Legislators and the Justice Department are considering ways to arm Federal agents in Mexico. This blogger agrees. BRING THE HEAT!
Jaime Zapata and Victor Avila, Immigration and Customs Enforcement (I.C.E.) agents, were traveling in Mexico on their way to Mexico City on February 15, 2011. They were driving a U.S. Embassy issue diplomatic-marked SUV. The SUV was ambushed and the agents shot down. The ICE agents were unarmed. Zapata was fatally shot and Victor Avila was injured. The shootout must have lasted seconds, but must have felt like an eternity for Victor Avila as a survivor.
The agents’ safety has increasingly been jeopardized over last few years due to Mexico’s war declaration on drugs. In 1990, an agreement was made between US and Mexico to have the US Federal agents unarmed while in Mexico. The state department must get involved to change this agreement. A treaty would change the 1990 agreement. Our agents need protection while they work. The “game” has changed and the rules need to change as well.
Mexico has made no effort to help wipe out the drug cartels. This attack has come against one of our countrymen helping to protect us. Our borders need to be secured. Our agents need protection.
Officials announced Friday, February 25 that the Wisconsin state capital would close on Sunday afternoon, February 27, 2010 for cleaning. The protestors’ slumber party will be over, which have been hold up in the building since Governor Walker and the Republican led state congress is presenting a bill that would limit the government service workers from certain collective bargaining privileges. The building, schedule to close Sunday evening, will reopen the next morning at 8 AM.
Protestors have been living and sleeping inside the capitol building, around the rotunda. Signs are glued all over the capital building’s walls and a daycare center has been set up outside lawmakers’ office space. Some threatened to hold out during the cleaning by not picking up their belongings and leaving the building. Officials announced the grounds are available to the demonstrators.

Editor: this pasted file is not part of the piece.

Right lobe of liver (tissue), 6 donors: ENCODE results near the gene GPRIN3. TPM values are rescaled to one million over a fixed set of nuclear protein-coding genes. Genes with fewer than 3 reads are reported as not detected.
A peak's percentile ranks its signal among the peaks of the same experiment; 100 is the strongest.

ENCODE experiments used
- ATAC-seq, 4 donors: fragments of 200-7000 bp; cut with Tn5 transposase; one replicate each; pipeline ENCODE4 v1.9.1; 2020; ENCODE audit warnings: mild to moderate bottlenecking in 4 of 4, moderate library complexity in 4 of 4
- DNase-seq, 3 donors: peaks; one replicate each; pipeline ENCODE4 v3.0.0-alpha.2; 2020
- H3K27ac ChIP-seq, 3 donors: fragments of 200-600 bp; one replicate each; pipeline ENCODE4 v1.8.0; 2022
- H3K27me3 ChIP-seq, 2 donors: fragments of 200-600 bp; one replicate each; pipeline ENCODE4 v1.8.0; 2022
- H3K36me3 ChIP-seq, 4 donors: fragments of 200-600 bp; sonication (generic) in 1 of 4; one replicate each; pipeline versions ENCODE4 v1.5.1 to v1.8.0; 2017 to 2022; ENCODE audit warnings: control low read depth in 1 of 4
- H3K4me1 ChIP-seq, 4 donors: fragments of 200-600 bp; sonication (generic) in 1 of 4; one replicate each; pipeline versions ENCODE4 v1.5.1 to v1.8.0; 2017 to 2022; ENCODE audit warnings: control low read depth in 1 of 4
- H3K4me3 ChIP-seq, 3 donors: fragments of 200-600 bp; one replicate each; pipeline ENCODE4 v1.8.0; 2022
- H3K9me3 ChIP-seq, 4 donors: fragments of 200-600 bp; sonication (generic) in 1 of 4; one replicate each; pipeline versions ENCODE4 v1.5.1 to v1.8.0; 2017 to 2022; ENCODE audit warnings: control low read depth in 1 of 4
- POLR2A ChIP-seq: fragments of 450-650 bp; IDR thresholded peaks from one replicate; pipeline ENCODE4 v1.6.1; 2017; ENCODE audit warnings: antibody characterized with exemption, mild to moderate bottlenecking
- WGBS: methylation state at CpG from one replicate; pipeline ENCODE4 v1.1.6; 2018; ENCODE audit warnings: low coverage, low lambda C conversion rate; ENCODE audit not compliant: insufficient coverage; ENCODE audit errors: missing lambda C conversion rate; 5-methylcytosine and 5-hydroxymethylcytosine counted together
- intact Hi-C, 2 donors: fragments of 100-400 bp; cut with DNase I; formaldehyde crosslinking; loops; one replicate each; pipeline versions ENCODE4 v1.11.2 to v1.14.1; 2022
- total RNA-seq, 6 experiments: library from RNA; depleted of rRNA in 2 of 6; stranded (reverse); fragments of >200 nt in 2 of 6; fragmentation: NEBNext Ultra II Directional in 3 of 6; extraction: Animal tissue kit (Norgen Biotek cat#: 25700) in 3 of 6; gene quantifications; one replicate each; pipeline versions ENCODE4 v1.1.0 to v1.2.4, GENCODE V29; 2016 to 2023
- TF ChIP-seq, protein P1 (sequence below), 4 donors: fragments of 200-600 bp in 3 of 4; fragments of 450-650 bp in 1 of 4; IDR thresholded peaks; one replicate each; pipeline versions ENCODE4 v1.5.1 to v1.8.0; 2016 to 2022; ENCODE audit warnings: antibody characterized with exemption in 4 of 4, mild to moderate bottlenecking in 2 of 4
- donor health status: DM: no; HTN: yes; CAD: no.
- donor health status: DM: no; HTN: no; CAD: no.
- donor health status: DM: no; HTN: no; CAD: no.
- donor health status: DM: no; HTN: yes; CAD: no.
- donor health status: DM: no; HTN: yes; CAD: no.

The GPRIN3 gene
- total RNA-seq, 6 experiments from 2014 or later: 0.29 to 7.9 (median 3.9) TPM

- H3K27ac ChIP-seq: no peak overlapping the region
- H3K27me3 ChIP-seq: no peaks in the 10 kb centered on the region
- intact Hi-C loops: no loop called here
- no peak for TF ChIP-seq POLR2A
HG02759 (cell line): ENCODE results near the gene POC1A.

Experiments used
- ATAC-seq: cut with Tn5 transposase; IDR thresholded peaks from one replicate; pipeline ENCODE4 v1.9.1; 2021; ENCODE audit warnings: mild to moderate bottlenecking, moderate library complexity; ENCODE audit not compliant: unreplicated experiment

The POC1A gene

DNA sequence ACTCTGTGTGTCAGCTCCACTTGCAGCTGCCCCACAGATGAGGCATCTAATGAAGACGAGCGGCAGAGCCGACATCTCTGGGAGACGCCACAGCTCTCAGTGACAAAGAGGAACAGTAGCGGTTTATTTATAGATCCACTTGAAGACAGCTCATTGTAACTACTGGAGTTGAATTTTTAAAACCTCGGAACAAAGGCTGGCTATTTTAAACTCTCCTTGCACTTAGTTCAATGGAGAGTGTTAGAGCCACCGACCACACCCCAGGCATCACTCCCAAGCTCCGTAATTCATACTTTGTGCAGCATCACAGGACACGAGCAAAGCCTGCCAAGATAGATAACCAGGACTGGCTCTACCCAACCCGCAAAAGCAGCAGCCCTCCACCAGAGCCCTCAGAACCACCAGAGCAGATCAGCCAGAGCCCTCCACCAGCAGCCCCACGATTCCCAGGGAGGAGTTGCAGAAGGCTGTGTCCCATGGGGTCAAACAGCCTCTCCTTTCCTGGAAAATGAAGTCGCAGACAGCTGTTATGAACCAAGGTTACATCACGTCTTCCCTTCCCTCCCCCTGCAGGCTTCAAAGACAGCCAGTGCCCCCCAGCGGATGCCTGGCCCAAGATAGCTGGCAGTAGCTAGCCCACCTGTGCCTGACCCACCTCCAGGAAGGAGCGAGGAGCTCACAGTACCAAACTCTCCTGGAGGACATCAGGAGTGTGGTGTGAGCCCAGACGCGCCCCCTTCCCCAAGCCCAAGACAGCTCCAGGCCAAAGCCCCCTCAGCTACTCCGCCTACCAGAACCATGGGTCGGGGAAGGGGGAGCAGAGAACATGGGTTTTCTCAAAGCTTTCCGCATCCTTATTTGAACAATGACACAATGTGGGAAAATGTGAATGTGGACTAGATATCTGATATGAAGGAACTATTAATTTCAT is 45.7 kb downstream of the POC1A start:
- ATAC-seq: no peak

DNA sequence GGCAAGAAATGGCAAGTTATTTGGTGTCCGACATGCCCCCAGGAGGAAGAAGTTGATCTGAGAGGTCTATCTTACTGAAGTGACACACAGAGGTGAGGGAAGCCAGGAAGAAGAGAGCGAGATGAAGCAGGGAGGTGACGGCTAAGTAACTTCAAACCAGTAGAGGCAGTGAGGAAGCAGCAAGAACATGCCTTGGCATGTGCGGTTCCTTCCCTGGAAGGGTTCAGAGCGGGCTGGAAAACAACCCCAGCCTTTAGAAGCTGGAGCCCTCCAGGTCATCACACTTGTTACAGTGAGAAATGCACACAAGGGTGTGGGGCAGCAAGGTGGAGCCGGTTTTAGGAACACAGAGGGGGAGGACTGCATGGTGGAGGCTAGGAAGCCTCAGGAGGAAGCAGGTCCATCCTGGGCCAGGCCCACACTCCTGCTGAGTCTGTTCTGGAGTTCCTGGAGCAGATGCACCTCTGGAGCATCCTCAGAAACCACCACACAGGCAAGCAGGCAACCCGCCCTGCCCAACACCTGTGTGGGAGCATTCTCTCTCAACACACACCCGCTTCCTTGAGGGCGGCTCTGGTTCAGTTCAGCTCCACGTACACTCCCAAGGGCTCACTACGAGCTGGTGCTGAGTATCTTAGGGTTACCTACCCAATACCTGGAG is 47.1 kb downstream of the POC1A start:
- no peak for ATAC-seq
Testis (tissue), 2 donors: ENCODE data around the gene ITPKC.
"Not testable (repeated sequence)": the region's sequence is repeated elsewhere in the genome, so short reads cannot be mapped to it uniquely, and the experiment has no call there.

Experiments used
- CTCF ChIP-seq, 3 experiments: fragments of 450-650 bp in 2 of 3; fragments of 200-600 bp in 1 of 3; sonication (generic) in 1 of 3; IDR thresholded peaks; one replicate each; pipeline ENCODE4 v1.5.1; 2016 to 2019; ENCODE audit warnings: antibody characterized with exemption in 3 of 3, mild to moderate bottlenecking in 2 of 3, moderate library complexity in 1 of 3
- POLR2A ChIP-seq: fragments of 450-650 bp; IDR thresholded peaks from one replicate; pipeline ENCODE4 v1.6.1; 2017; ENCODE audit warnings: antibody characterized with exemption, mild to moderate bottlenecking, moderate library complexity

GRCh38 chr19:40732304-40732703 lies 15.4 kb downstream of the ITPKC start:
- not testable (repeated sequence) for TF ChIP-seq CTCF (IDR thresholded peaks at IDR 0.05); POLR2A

The protestors’ demonstration makes the claim that their unions should retain their right to collective bargaining for employee benefits such as pensions. The demonstrations have now gone to a lengthy 12 days as of Saturday, February 26.
The sleeping bags’ soft insulation may not create the ring loud in the ears of the world that the protestors intended. The slumber party does not seem to be helping their cause.
In addition to the union-sponsored capital campout, the Democrat Wisconsin Senators of Wisconsin have fled the state, avoiding a vote on the Republican’s attempt to trim their state’s budget. This blogger is disappointed in their lack of leadership. What a sorry example for the youth of their state. Conflict is never resolved by avoiding conflict. The Democrat Senators cannot run from their obligations.
Do the protestors feel that democracy and the Wisconsin republic have failed them? Why do the workers feel like they are entitled to more when the state is failing financially? What are they doing to sacrifice for their community?
Are the Senators advocating for anarchy rather than respecting the rule of law, which is the foundation of a functioning republic?
A recent uprising (A.K.A. attempted revolution) in Egypt has presented some challenges for the ruling Egyptian government. The government attempted to calm the protestors and riots by shutting down the Internet and cell phone services. The government hoped to limit protest leaders from organizing and communicating with the demonstrators.
After the reports of the technology services not being available, communication found a way. Google engineers collaborated with Twitter to develop a piece of software that would take plain voicemail and convert the voicemail into text that posts as a Tweet. They named this software Speak2Tweet. The phone numbers for the voicemail were shared across Egypt and the world could hear Egypt again.
How has technology changed the landscape of the typical revolution? After this chapter of Egyptian history is written, will historians be able to quantify the role played by technology?
As of February 4th, protestors logged 2000 tweets. Did these tweets assist in organizing the demonstrators? The mob psychology theory was raised by another blogger who says “An individual’s cost in participating in a revolution is s function of how many other people are involved.” For example, a 2010 snowball fight at UNC-Chapel Hill was organized via Facebook. UNC students showed up for the snowball fight to have fun and socialize with friends. Facebook was simply a tool used to help orchestrate the event for the people.
Did the tweets simply serve to keep the Egyptian protestors voices “on the world stage”, which gave them leverage to apply further pressure on their governmet leaders?
We may lose tangibles, but courage, faith, love, joy, and honor can never be stripped from us.